| [You have an A in the tan(x/2) function you might want to correct.]

Urk! You're absolutely right. Not only that, I just gave myself a C- for consistancy in variable naming.

Thanks! (I'll fix it)

-- Morris Dovey DeSoto Solar DeSoto, Iowa USA http://www.iedu.com/DeSoto/solar.html

- posted on January 10, 2006, 7:08 pm

The TrailRat entity posted thusly:

The 45 degree angle becomes the diagonal of a square whose sides are equal to the thickness or width of the board, depending on which way you make the cut. It's a special case of the general application of the Pythagoras Theorem. (the square of the hypotenuse is equal to the sum of the squares on the other two sides).

Example: a board 1" by 6"

Tilt your saw blade to 45 degrees, and make a right angle cut across the width of the board. The height of the cut is 1" (because the board is 1 inch thick). The length of the board on one face is 1" less than the length on the other face (because the 45 degree angle dictates that the 'top' of the square must match the side of the square)

or: With your saw blade vertical (90 degrees), angle the board to 45 degrees and make a cut across the width of the board. The length of the board on one edge will be 6 inches less than the length on the other edge.

We don' need no steenkin' formula for this one,!

The 45 degree angle becomes the diagonal of a square whose sides are equal to the thickness or width of the board, depending on which way you make the cut. It's a special case of the general application of the Pythagoras Theorem. (the square of the hypotenuse is equal to the sum of the squares on the other two sides).

Example: a board 1" by 6"

Tilt your saw blade to 45 degrees, and make a right angle cut across the width of the board. The height of the cut is 1" (because the board is 1 inch thick). The length of the board on one face is 1" less than the length on the other face (because the 45 degree angle dictates that the 'top' of the square must match the side of the square)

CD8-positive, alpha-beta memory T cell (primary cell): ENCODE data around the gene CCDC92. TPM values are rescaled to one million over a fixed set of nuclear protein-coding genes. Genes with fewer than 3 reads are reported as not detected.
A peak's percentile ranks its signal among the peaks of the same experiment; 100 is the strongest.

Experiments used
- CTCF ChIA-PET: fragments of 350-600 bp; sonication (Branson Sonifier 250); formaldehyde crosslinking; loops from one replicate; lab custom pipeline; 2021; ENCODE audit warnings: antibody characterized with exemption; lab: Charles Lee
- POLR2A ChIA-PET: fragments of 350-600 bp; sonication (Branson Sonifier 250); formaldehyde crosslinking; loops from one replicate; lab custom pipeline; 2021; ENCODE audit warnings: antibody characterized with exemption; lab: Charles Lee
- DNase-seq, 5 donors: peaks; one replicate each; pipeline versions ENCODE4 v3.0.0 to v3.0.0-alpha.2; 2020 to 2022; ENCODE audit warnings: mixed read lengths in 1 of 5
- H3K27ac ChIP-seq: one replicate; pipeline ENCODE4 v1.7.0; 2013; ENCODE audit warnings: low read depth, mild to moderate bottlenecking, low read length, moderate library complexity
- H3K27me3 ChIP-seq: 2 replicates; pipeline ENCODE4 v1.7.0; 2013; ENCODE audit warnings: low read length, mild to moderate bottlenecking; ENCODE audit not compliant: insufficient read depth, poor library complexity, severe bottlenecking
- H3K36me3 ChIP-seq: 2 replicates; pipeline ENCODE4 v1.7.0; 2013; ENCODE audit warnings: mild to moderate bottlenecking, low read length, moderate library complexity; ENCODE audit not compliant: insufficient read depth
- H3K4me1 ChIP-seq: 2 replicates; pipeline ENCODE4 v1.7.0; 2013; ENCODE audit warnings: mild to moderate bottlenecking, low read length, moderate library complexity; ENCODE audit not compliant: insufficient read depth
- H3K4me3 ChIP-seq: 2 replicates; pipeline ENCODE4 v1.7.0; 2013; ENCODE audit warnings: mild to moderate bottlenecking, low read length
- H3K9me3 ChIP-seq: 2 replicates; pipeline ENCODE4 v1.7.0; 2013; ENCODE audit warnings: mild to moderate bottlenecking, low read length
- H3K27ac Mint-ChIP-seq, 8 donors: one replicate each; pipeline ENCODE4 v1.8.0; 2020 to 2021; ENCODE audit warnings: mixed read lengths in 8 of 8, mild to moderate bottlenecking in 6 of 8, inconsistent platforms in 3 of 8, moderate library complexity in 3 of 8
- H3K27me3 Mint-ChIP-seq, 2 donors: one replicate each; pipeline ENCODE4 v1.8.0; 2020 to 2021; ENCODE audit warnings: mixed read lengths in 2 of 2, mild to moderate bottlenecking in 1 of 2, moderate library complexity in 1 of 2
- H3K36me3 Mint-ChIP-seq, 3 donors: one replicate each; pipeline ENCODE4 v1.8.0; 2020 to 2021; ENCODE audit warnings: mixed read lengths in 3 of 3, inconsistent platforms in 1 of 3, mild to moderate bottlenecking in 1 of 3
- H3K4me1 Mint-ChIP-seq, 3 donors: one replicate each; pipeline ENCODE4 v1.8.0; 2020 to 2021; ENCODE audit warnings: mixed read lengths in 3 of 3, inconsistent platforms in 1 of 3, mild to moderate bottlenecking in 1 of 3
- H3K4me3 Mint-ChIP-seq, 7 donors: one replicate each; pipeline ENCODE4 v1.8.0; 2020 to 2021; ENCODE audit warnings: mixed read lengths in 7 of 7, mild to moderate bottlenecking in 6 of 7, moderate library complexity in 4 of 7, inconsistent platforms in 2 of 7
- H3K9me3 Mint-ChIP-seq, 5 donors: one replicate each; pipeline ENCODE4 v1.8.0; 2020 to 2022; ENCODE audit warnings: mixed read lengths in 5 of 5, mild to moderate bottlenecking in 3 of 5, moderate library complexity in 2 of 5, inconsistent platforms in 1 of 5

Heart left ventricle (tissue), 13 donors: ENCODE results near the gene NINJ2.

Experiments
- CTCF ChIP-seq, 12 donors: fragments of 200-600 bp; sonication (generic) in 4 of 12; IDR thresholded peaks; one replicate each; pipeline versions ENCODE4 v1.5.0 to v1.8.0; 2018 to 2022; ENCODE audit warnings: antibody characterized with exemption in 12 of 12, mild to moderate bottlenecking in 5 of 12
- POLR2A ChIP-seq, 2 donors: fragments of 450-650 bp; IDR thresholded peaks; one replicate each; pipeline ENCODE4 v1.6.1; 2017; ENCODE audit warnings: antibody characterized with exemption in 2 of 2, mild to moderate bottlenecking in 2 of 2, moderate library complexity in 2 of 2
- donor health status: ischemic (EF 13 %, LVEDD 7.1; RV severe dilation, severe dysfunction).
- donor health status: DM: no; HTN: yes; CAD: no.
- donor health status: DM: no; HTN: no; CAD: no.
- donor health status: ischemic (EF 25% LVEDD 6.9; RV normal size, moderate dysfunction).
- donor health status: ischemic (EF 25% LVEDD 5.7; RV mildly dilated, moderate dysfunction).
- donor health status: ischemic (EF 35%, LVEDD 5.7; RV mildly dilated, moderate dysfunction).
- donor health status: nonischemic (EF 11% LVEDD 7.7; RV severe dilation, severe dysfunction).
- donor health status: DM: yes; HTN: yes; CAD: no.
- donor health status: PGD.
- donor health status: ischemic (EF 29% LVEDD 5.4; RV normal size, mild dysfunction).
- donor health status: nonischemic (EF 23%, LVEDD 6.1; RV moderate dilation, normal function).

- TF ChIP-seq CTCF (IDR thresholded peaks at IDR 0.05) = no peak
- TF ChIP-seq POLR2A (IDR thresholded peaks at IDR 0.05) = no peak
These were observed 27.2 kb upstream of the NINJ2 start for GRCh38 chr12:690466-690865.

or: With your saw blade vertical (90 degrees), angle the board to 45 degrees and make a cut across the width of the board. The length of the board on one edge will be 6 inches less than the length on the other edge.

We don' need no steenkin' formula for this one,!

- posted on January 14, 2006, 1:55 pm

Look around in second hand book shops for a copy of the Mathematical
tables from the Handbook of Chemistry. They're as common as dirt. With
one of those and a $10 scientific calculator, you can calculate
anything you want simply by reading the mensuration tables.
Bugs

- posted on January 14, 2006, 5:19 am

Go here for what seems to be a major reference for just about any technical field. They have 21,000 + calculators on line. You could spend hours and hours browsing through this site. I found it by accident just a couple of days ago, and haven't been able to even begin to explore it all. Lots of good info, some of it woodworking related. Heck, there are several articles on the physics of baseball.

http://www.martindalecenter.com /

Regards, Roy

- posted on January 14, 2006, 9:33 am

Brilliant - thanks very much.

- posted on January 14, 2006, 5:18 pm

Cool thanks for that, Neat little site.

TR

- posted on January 14, 2006, 6:12 pm

... snip

Thanks for the post. That one's been bookmarked.

+--------------------------------------------------------------------------------+ If you're gonna be dumb, you better be tough +--------------------------------------------------------------------------------+

Thanks for the post. That one's been bookmarked.

+--------------------------------------------------------------------------------+ If you're gonna be dumb, you better be tough +--------------------------------------------------------------------------------+